Uveitis is an inflammatory disease that damages the eye. It affects different parts of the eye, including the lens, retina, optic nerve, vitreous and the uvea – which includes the iris, ciliary body and choroid. It primarily affects people between the ages of 20 and 50, but can occur at any age. It is a leading cause of vision loss in young adults and causes about 20% of legal blindness.
Each year, about 2% of the population is newly diagnosed with uveitis – a disease that takes various forms. It can be infectious or non-infectious. Your ophthalmologist will offer a more specific diagnosis, depending on where the disease is occurring in the eye.
Uveitis may develop quickly, affecting one or both eyes.
• Light sensitivity
• Flashing lights
• Dark, floating spots (floaters)
• Eye pain or redness
• Blurred or decreased vision
• Narrowing of the pupils
If you experience any of these symptoms, please visit your ophthalmologist.
Anterior uveitis is the most common form, predominantly affecting young and middle-aged people. It causes eye redness and pain, blurred vision, light sensitivity and small pupils. It occurs in the front of the eye and is often associated with other inflammatory and infectious diseases. Eye drops are the main form of treatment.
Intermediate uveitis mostly affects young adults and occurs in the vitreous. Usually, it is not painful, but causes blurred vision and floaters. It is often associated with other diseases.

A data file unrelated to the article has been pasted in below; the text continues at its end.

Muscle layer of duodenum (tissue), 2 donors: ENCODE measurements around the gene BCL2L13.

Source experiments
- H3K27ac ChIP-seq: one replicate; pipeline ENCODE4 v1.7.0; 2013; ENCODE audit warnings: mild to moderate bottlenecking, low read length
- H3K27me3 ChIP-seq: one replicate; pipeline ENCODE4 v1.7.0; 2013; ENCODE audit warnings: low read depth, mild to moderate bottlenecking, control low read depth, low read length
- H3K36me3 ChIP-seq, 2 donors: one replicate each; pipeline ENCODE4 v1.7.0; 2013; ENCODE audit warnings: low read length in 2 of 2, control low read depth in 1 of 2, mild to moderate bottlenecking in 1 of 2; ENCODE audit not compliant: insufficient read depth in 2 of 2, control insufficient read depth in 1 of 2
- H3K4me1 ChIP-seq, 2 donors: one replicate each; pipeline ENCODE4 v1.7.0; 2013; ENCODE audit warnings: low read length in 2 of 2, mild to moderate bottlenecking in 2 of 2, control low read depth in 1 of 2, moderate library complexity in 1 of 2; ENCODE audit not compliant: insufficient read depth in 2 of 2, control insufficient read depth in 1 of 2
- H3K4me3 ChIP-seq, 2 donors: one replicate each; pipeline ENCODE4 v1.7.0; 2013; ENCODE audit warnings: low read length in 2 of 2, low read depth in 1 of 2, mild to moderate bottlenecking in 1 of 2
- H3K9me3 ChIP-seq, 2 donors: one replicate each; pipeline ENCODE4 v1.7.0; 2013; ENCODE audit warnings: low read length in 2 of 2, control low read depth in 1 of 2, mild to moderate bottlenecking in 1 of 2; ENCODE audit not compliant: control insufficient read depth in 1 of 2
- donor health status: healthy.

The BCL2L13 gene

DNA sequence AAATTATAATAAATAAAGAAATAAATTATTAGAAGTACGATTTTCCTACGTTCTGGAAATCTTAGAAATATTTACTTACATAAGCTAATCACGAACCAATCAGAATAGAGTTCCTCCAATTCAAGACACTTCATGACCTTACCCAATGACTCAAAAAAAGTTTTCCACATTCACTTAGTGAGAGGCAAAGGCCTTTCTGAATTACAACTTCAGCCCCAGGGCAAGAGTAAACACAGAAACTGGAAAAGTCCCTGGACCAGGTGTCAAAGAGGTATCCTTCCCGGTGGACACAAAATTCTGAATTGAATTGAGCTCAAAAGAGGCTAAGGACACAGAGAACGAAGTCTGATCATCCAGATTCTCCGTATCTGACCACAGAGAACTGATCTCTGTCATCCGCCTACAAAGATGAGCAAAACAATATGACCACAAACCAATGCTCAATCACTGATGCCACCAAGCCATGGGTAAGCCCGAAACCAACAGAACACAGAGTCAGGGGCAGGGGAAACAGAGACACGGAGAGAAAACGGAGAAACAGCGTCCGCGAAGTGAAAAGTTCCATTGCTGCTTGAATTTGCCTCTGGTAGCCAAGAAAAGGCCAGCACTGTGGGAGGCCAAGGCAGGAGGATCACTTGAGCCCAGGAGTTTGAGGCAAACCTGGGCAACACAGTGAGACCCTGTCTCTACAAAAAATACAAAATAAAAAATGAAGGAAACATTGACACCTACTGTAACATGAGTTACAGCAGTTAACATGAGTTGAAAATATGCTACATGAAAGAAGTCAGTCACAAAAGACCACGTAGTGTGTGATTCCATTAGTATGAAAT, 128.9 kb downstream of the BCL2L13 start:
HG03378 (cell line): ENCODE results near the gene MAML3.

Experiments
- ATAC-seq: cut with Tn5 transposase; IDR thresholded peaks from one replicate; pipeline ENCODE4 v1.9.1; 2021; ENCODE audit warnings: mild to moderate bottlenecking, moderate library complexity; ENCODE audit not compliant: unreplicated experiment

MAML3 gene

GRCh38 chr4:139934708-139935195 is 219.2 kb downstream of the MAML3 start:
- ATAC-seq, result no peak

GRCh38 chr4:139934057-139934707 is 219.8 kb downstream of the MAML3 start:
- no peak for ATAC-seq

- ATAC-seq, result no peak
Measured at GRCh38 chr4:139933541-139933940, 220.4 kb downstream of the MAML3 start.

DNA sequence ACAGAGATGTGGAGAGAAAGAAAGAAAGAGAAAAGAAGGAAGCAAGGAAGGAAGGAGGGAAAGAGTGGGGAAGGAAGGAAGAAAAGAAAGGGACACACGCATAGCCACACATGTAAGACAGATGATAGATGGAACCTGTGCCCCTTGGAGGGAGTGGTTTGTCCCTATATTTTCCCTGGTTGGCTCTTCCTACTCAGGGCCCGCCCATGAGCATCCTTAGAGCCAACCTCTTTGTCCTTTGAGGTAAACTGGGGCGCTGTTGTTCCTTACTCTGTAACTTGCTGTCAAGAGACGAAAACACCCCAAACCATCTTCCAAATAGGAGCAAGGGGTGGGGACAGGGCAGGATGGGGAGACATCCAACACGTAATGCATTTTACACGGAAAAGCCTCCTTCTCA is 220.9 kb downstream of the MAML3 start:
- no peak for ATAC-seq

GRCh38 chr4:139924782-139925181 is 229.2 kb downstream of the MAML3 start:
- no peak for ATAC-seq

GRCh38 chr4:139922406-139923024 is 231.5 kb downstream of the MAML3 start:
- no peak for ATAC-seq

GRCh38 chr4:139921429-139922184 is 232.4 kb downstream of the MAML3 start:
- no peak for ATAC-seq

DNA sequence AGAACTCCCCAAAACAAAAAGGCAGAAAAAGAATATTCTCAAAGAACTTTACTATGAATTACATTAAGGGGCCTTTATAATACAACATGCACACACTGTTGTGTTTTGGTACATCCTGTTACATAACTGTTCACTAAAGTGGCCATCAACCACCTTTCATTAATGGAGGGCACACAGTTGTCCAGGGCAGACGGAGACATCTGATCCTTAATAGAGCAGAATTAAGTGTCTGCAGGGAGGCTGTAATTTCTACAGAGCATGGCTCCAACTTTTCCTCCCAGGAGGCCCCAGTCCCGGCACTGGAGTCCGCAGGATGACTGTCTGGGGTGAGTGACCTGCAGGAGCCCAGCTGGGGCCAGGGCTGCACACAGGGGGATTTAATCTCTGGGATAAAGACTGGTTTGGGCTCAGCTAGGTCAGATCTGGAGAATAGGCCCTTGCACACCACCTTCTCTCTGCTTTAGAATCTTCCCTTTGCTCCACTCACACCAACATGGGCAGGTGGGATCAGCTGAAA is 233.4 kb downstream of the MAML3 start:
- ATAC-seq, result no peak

Pediatric uveitis occurs before the age of 16 and accounts for approximately 5 – 10% of the patient population. The disease is difficult to pinpoint and treat in this age group, partly because the patient may be preverbal and partly because it is often associated with other conditions, such juvenile rheumatoid arthritis and Vogt-Koyanagi-Harada disease. It also affects different parts of the eye, leading to complexities in diagnosis and treatment. The rarity of Pediatric uveitis has resulted in a lack of awareness and clinical expertise.
Posterior uveitis is the least common form of the disease. It occurs in the back of the eye, affecting the retina and the choroid.
Four different kinds of medication are used to treat uveitis: cycloplegics, corticosteroids, immunosuppressive agents, and non-steroidal anti-inflammatory drugs (NSAIDs). These treatments work by eliminating inflammation, reducing pain, preventing tissue damage and restoring vision. These treatments involve different side effects, which you should discuss with your doctor. If left untreated, uveitis can cause lead to glaucoma, cataracts, and permanent vision loss. Download the printable fact sheet below for more detailed information about treatment options.
Uveitis Fact Sheet
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